Wednesday, July 05, 2017
The Teamsters Union is calling for any federal legislation regarding ‘self-driving’ technology to take into account public safety and the millions of working Americans employed in transportation and related industries.
At a public hearing on Capitol Hill today, House lawmakers discussed 14 pieces of draft legislation on self-driving vehicles. The bills could be combined into a final package for introduction in the 115th Congress.
The Teamsters Union has been closely monitoring all aspects of the technology, urging lawmakers to prioritize safety and transparency in rules concerning the testing phase of self-driving vehicles. The union is calling for comprehensive federal rules regulating autonomous vehicles, including strong minimum safety standards. Under any such legislation, states and cities should retain their authority to regulate the safe operations of vehicles.
The Teamsters Union firmly believes that the interests of all stakeholders, including workers, must be taken into account by legislators and regulatory agencies as they explore and address developments in automation.
“If anyone needs to be at the table for a discussion on self-driving technology, it’s the package car driver, the longhaul truck driver and the taxi driver,” said Jim Hoffa, Teamsters General President. “We are encouraged that legislators are soliciting feedback on early proposed legislation, and we firmly believe it’s important that their constituents—and that includes Teamsters—are involved in the process and listened to throughout.”
There are currently no concrete federal laws governing automated driving technology or the testing of such technology. A number of states have enacted varying rules and guidances concerning semi-autonomous and autonomous vehicle testing.
As the rules are shaped, the Teamsters Union will be continually urging lawmakers and regulatory agencies to take a thoughtful and measured approach to ensuring safety on the roads, and hold operators testing self-driving technology to high standards of transparency and accountability.
“Federal safety laws and the laws governing our roadways have been developed over many years. We see no positive outcome that could come from any rush to implement laws due to urgency from the companies that have a profit interest in the rollout of their technologies,” said Lamont Byrd, Director of the Teamsters Safety and Health Department. “Technological advancements, like automatic braking and lane departure warnings, have helped drivers in many ways, but wholescale and expansive changes that are not properly vetted and overseen by public officials will not serve anyone when it comes to safety.”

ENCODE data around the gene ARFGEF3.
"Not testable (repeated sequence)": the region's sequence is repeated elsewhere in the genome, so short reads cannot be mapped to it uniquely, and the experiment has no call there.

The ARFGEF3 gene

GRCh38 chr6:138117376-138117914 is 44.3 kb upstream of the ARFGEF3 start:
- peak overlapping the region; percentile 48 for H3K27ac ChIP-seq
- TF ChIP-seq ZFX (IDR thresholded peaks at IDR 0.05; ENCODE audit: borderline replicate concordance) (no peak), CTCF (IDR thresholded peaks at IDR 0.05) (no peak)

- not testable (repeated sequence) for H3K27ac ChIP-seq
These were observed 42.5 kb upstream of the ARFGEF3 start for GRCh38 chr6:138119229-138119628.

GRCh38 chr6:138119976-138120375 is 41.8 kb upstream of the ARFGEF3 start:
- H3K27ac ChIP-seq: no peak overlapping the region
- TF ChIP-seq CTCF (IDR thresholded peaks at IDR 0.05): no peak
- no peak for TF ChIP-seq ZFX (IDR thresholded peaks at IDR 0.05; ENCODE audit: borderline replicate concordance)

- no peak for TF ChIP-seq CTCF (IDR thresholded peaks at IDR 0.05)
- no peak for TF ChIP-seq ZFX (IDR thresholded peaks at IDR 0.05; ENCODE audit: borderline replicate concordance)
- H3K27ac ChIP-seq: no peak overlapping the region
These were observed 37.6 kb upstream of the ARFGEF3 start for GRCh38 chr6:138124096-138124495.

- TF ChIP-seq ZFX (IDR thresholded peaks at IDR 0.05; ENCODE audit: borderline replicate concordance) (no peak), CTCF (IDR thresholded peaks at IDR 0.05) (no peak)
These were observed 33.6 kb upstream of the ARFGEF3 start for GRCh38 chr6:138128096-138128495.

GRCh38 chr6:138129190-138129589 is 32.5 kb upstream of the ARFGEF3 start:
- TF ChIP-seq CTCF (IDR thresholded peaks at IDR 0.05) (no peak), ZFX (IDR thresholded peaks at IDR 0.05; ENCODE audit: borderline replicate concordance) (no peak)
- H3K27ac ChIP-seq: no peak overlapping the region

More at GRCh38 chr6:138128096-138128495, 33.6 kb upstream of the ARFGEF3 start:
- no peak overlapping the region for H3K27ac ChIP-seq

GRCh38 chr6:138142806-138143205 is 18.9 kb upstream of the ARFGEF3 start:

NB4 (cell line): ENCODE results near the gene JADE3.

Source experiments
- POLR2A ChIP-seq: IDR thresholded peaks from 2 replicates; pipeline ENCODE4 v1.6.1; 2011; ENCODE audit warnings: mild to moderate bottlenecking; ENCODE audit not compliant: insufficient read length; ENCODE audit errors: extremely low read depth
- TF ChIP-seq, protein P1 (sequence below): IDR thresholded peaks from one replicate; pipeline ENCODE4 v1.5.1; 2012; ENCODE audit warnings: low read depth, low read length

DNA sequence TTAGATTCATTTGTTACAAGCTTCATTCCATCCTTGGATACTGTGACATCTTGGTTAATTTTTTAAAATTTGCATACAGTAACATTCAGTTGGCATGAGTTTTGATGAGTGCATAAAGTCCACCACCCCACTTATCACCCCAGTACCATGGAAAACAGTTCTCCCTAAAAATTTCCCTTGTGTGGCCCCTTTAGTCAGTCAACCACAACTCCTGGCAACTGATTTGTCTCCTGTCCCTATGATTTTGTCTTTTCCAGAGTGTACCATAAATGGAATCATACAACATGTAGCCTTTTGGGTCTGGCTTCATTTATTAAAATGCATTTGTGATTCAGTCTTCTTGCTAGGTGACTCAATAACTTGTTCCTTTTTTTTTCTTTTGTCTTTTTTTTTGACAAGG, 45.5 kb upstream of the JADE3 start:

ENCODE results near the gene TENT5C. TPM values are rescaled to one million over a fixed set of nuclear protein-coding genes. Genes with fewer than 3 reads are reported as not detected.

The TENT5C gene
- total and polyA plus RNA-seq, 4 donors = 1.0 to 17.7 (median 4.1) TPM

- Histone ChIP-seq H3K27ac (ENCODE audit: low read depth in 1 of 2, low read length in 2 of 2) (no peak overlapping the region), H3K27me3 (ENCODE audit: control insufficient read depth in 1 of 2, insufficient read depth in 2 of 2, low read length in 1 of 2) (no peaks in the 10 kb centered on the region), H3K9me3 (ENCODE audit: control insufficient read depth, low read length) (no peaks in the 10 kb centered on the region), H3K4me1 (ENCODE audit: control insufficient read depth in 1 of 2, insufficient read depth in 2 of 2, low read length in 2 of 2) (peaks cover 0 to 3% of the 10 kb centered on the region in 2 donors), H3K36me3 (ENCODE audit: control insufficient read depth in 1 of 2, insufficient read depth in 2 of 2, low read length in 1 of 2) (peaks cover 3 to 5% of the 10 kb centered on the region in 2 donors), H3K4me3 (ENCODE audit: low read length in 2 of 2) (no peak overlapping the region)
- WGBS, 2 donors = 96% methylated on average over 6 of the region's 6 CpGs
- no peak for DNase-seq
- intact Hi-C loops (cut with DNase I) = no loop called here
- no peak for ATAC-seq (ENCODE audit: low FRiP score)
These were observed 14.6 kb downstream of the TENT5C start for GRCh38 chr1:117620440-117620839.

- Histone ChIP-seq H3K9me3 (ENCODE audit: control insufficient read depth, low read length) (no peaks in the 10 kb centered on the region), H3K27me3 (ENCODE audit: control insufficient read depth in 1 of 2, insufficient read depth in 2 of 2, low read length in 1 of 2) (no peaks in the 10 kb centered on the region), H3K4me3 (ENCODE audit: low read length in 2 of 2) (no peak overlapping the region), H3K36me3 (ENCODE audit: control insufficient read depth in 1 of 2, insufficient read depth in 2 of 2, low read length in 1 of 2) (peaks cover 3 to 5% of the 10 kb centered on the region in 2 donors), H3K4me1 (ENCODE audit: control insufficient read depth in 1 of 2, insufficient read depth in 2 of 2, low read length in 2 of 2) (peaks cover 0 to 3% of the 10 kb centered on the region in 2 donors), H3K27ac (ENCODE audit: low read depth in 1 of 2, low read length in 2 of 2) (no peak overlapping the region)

The Teamsters believe XPO Logistics, Inc.’s stated plan to buy more companies and expand its global operations to Asia and beyond is fraught with risk because of the company’s record of integrating businesses while implementing unsustainable policies and practices that harms its workforce.
“My message to XPO CEO Bradley Jacobs is clear: before you buy up more companies in your endless zest to make even greater profits, fix the problems that are wreaking havoc on your existing workers,” Teamsters General President Jim Hoffa said. “XPO freight workers in the U.S. have lousy health insurance, no retirement security and the company spends hundreds of thousands of dollars to deny workers their federally protected right to form a union, while port drivers are illegally misclassified as independent contractors and are subject to wage theft.”
Last month, port drivers at XPO and other companies went on strike to protest the illegal misclassification and wage theft. Meanwhile, workers at six freight terminals and one warehouse have formed their union as Teamsters, despite the company spending hundreds of thousands of dollars—$3,000 per day for each union buster it hires—to stomp on workers’ rights to form their union. The company has stooped to new lows by firing three freight workers in Trenton, N.J. who supported the successful union drive at that terminal.
During recent media interviews, Jacobs said he wants to acquire more companies. However, he is facing shareholder revolts in the U.S. and in Europe. In May, a near-majority of independent shareholders opposed XPO’s “say-on-pay” measure, and in Europe an investor called for the removal of XPO executives from the board and whose minority ownership of XPO Logistics Europe may impede Jacobs’ plan for further acquisitions.
These plans are further hampered due to the company’s heavy debt load (over $5.3 billion).
Meanwhile, Jacobs has received a $20 million mega-equity and got the board to rubber-stamp a $110 million stock-bonus plan (the largest in the U.S. in 2016) for himself and a chosen few.